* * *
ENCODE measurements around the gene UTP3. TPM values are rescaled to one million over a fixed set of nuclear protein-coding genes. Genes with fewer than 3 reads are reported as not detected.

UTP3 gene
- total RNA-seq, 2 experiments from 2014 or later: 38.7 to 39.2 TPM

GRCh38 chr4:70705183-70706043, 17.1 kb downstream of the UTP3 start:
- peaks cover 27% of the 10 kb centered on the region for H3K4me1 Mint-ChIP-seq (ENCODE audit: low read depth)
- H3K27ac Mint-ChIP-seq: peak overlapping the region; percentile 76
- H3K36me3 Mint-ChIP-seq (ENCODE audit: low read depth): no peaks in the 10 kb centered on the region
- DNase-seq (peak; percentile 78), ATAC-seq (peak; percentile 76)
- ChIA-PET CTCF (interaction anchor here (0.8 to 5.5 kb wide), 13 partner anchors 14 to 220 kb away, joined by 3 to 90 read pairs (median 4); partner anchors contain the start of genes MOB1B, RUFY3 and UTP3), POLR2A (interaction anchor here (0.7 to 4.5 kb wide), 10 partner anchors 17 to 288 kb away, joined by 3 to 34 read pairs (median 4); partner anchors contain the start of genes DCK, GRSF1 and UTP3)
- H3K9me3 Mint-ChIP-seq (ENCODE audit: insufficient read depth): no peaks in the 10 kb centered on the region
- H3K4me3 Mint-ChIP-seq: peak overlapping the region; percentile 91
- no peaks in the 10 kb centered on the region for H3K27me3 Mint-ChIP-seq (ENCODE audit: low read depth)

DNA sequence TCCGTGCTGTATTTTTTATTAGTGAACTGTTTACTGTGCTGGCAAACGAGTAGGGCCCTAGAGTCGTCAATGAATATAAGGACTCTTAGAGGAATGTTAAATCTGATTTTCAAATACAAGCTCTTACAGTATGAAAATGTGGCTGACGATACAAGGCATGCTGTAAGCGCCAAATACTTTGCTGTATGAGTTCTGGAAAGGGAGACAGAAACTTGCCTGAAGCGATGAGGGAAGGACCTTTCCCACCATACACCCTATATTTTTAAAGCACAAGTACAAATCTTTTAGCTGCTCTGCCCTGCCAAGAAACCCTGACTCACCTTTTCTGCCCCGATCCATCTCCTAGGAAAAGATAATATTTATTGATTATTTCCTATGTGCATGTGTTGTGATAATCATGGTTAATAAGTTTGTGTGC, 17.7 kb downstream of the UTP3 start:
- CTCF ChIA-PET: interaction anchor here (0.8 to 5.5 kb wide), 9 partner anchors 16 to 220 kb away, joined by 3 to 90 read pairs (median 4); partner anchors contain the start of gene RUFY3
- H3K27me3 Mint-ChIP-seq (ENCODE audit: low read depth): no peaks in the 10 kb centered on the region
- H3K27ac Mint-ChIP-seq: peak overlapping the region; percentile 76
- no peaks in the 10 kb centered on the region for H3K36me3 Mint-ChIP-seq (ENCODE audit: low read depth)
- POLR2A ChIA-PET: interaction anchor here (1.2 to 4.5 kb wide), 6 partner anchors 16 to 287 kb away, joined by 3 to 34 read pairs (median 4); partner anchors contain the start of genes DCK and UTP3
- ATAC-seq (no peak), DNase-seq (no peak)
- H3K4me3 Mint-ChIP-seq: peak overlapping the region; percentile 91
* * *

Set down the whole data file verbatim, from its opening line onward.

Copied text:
ENCODE measurements around the gene UTP3. TPM values are rescaled to one million over a fixed set of nuclear protein-coding genes. Genes with fewer than 3 reads are reported as not detected.

UTP3 gene
- total RNA-seq, 2 experiments from 2014 or later: 38.7 to 39.2 TPM

GRCh38 chr4:70705183-70706043, 17.1 kb downstream of the UTP3 start:
- peaks cover 27% of the 10 kb centered on the region for H3K4me1 Mint-ChIP-seq (ENCODE audit: low read depth)
- H3K27ac Mint-ChIP-seq: peak overlapping the region; percentile 76
- H3K36me3 Mint-ChIP-seq (ENCODE audit: low read depth): no peaks in the 10 kb centered on the region
- DNase-seq (peak; percentile 78), ATAC-seq (peak; percentile 76)
- ChIA-PET CTCF (interaction anchor here (0.8 to 5.5 kb wide), 13 partner anchors 14 to 220 kb away, joined by 3 to 90 read pairs (median 4); partner anchors contain the start of genes MOB1B, RUFY3 and UTP3), POLR2A (interaction anchor here (0.7 to 4.5 kb wide), 10 partner anchors 17 to 288 kb away, joined by 3 to 34 read pairs (median 4); partner anchors contain the start of genes DCK, GRSF1 and UTP3)
- H3K9me3 Mint-ChIP-seq (ENCODE audit: insufficient read depth): no peaks in the 10 kb centered on the region
- H3K4me3 Mint-ChIP-seq: peak overlapping the region; percentile 91
- no peaks in the 10 kb centered on the region for H3K27me3 Mint-ChIP-seq (ENCODE audit: low read depth)

DNA sequence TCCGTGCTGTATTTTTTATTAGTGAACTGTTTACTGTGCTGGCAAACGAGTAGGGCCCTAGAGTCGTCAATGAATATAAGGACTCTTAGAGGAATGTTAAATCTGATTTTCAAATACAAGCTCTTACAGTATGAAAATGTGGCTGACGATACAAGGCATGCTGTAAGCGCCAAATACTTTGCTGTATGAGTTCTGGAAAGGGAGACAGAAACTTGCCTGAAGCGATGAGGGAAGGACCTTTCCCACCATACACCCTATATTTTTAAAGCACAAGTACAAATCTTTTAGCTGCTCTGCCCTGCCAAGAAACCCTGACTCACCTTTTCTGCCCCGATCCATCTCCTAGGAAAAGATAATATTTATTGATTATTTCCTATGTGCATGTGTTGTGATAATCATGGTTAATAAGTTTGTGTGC, 17.7 kb downstream of the UTP3 start:
- CTCF ChIA-PET: interaction anchor here (0.8 to 5.5 kb wide), 9 partner anchors 16 to 220 kb away, joined by 3 to 90 read pairs (median 4); partner anchors contain the start of gene RUFY3
- H3K27me3 Mint-ChIP-seq (ENCODE audit: low read depth): no peaks in the 10 kb centered on the region
- H3K27ac Mint-ChIP-seq: peak overlapping the region; percentile 76
- no peaks in the 10 kb centered on the region for H3K36me3 Mint-ChIP-seq (ENCODE audit: low read depth)
- POLR2A ChIA-PET: interaction anchor here (1.2 to 4.5 kb wide), 6 partner anchors 16 to 287 kb away, joined by 3 to 34 read pairs (median 4); partner anchors contain the start of genes DCK and UTP3
- ATAC-seq (no peak), DNase-seq (no peak)
- H3K4me3 Mint-ChIP-seq: peak overlapping the region; percentile 91